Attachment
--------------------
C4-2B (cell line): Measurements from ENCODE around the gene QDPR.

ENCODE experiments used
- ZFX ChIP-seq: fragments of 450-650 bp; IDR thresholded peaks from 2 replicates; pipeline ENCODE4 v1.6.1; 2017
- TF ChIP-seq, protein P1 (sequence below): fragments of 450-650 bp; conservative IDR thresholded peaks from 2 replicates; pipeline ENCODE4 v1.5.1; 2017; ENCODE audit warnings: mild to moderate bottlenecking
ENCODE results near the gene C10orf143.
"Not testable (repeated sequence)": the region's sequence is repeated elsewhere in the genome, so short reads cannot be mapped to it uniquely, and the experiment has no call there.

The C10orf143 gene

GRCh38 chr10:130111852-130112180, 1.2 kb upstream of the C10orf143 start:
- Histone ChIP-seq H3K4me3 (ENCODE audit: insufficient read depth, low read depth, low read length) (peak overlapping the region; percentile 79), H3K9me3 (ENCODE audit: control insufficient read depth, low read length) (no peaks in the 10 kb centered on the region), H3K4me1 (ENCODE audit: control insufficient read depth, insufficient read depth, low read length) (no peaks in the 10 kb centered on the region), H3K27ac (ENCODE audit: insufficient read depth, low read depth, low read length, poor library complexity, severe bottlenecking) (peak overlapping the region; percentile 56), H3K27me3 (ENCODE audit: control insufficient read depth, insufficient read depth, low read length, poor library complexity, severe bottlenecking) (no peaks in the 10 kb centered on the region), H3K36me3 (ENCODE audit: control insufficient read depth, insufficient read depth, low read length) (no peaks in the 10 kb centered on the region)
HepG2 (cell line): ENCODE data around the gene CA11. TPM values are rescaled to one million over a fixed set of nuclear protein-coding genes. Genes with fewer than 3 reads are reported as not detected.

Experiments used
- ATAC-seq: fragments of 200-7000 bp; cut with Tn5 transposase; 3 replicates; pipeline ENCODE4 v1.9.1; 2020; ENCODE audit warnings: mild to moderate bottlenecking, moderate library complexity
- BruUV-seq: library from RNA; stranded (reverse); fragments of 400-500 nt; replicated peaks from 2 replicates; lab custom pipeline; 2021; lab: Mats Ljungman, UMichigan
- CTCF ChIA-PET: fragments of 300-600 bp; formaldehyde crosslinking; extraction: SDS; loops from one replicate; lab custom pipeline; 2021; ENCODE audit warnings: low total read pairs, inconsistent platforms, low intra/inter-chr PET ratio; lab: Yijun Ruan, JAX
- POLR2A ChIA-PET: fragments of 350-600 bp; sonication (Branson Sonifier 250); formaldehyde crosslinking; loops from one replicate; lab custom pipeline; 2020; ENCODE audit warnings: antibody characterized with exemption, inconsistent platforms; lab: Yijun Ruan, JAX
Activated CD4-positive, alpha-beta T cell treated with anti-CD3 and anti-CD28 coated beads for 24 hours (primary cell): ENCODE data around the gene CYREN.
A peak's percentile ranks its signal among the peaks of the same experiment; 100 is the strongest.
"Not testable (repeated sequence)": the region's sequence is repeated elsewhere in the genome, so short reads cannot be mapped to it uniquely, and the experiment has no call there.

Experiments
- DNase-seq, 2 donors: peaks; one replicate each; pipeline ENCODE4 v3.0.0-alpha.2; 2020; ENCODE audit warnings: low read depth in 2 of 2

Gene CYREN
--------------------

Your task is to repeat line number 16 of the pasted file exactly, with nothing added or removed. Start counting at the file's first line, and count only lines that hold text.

Activated CD4-positive, alpha-beta T cell treated with anti-CD3 and anti-CD28 coated beads for 24 hours (primary cell): ENCODE data around the gene CYREN.